Posted on September 17th, 2014 No comments
Had the opportunity to try two of Lay’s new Canadian potato chip flavors.
First up: Bacon Poutine. On opening the bag, I did note a scent of bacon. The chips do taste a bit like bacon, a bit like gravy. Couldn’t get any sense of cheese. They were okay, not as good as BBQ by any means. Perhaps that’s because I found the flavours quite subtle, without the tang or bite of BBQ. My wife ate a couple but didn’t want more. Neither did I, really, but we’d paid for the bag, so I washed them down with rum & cola. They weren’t all that bad, just sort of “Meh!”.
Next in line: Cinnamon Bun. We both had left these sitting on the counter for a couple of days. Neither of us really wanted to open them. When do you eat cinnamon buns? For breakfast, or maybe a coffee time snack. We couldn’t quite manage the idea of having potato chips for breakfast, so finally we opened them with an afternoon coffee. Okay, they smell of cinnamon. So far, so good. Wife ate one, refused the rest. I had two and didn’t want any more. We wound up throwing the rest away. Gotta be the worst flavor imaginable for potato chips. Ick. I can’t believe that anybody would vote for these. De gustibus non est disputandum, I guess.
After this inauspicious beginning, do we dare try the other two (jalapeno mac ‘n’ cheese and tzatziki)?
Posted on September 14th, 2014 No comments
Saturday night we called a hoedown for CANYA, Classis Alberta North Young Adults, at a facility south of Spruce Grove.
This was a repeat engagement, and again a lively bunch wth about four squares (32 people) dancing on an outdoor patio.
About a third were there last year, and requested moves from that night. I called the ABC Basics program, again meaning to move into the A moves, but wound up doing some old-time dances including Pattycake Polka, Rip & Snort, and No-Name Contra, all of which were immensely popular.
It was a cool night. The dancers stayed warm because I kept them moving (and they’re hot-blooded anyway), but by the end of the night I was wearing a hoodie, a jean jacket, and a vest, and trading hands between holding the mike and warming up in a pocket.
Several came up to thank us afterwards and say they enjoyed the dance and the variety compared to last year. Several took brochures and business cards and said they would see about having a dance in their home church (CAN is a division of the Christian Reformed Church).
Future gigs would be nice, but watching the folks laughing and having fun sure makes it fun for us.
Posted on September 6th, 2014 No comments
Got an email recently from the Bonnie Doon Stake, as a follow up to Trek.I was at the Hoe down you did for the Mormon church out near Cold Lake last month and I’m in charge of activities for the Bonnie Doon Stake. We were wondering if you are available to come and do another Hoe Down for us on either October 24 or 25. We will be holding this Hoe Down at our Bonnie Doon location…. Are you able to be our caller?Apparently there will be up to 300 people. The event has been booked for Oct. 25 and is on my calling calendar.Repeat business is a terrific compliment.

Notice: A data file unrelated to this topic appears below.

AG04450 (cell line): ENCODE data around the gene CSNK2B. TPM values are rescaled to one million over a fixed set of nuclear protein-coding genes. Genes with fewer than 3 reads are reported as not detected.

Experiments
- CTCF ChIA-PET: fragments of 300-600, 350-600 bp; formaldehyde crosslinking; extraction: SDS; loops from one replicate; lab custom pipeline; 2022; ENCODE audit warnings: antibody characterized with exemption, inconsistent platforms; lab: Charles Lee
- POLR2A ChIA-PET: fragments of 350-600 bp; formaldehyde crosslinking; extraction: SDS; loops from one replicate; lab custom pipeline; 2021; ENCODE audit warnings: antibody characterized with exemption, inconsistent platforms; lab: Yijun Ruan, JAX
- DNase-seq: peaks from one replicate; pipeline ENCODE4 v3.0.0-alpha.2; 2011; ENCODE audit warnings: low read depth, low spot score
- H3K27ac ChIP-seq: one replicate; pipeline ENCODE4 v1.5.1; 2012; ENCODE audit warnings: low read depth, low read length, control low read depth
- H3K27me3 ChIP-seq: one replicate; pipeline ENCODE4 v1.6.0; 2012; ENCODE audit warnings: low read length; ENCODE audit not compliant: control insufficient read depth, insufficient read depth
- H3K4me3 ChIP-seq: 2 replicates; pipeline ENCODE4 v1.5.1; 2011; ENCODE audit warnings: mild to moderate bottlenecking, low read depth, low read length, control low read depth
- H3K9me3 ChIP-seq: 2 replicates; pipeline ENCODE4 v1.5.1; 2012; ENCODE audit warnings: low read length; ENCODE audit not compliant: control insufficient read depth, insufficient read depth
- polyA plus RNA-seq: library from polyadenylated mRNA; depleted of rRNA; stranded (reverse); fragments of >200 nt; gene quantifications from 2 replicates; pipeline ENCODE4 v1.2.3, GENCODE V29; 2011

Posted on August 21st, 2014 No comments
Recently bought a smart phone. Loving it, should have got one years ago!
It’s with Rogers, which has a customer loyalty program that offers points for their monthly contract and other things. Today I got an email from Rogers offering three rewards for under 1000 points: movies, a monthly TV theme pack, and long-distance phone minutes.
Since our contract has unlimited long-distance in Canada, that last one isn’t of great value. As for the other rewards, thanks but no thanks. They’re clearly oriented to couch potatoes, sluggards, stay-at-homes, and the obese-to-be. A one-month TV pack, oh my fat butt!
I look forward to receiving rewards for the active and energetic. How about a pass to a local fitness center, coupons for active wear, discounts at a bike shop.
Posted on July 20th, 2014 2 comments
Had a great time calling at Trek 2014 out east of Cherry Grove, AB.
The trek — a simulated re-enactment of the Mormon hand-cart migrations to Utah in the mid 1850s — saw an estimated 190 youth and 50 adults in an approximation of period clothing building hand-cart kits, loading up their sleeping bags and gear, and hauling them some 25 km over rough terrain.
We pulled the rig in on Thursday afternoon, in time to go and watch the group playing various “pioneer” games such as tug-of-war, cow-patty toss, log-sawing, and the like. Fun to watch, and despite having trekked some 15 km the day before, up and down hills and through swamps, the kids seemed to have a lot of energy.
The hoe-down was Thursday night, about mid-way into their trek. Not sure if all the participants danced, but they sure spread out in the field. I had chosen dances and music of the period to add to the authenticity of the experience. I called some old-time circle dances, a contra, and a reel, which saw enthusiastic and lively participation.
I was just starting Cumberland Squares, with plans to move into some old-time square dances, when a group of masked horsemen (“mobbers”) broke up the dance and drove the campers off the land–something that also happened in the historical migration. One dancer complained, “But we’re having a hoe-down!” No matter — clear out!